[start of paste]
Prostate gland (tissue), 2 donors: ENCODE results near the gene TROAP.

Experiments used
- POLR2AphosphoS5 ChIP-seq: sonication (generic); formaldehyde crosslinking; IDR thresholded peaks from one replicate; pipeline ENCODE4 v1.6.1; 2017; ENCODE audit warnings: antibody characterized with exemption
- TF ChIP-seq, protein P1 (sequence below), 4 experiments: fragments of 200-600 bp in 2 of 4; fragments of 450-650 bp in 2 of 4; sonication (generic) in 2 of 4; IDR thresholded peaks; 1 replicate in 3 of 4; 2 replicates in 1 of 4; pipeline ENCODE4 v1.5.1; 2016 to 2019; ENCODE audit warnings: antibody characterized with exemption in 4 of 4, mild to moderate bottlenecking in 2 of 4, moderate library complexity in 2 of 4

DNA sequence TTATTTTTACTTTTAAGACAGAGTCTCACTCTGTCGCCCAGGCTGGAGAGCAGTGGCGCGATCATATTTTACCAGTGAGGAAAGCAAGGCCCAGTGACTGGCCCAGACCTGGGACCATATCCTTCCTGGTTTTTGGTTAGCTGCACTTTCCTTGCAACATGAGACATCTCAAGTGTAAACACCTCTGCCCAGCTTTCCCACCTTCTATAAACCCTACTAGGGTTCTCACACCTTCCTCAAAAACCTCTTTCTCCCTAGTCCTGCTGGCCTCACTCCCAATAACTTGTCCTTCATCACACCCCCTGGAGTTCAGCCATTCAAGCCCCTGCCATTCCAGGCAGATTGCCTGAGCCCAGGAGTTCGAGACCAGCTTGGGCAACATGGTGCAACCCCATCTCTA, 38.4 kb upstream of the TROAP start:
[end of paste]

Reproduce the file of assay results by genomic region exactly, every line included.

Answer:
Prostate gland (tissue), 2 donors: ENCODE results near the gene TROAP.

Experiments used
- POLR2AphosphoS5 ChIP-seq: sonication (generic); formaldehyde crosslinking; IDR thresholded peaks from one replicate; pipeline ENCODE4 v1.6.1; 2017; ENCODE audit warnings: antibody characterized with exemption
- TF ChIP-seq, protein P1 (sequence below), 4 experiments: fragments of 200-600 bp in 2 of 4; fragments of 450-650 bp in 2 of 4; sonication (generic) in 2 of 4; IDR thresholded peaks; 1 replicate in 3 of 4; 2 replicates in 1 of 4; pipeline ENCODE4 v1.5.1; 2016 to 2019; ENCODE audit warnings: antibody characterized with exemption in 4 of 4, mild to moderate bottlenecking in 2 of 4, moderate library complexity in 2 of 4

DNA sequence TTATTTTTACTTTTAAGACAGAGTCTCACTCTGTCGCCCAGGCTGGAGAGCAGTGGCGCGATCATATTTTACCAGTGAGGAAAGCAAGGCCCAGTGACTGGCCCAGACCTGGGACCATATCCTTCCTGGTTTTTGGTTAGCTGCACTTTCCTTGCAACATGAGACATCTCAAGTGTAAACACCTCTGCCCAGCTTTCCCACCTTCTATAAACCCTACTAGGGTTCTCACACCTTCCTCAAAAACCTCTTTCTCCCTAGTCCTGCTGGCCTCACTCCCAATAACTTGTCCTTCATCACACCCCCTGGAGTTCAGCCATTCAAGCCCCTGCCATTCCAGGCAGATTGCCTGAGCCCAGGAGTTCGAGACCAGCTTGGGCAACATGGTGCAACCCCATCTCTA, 38.4 kb upstream of the TROAP start: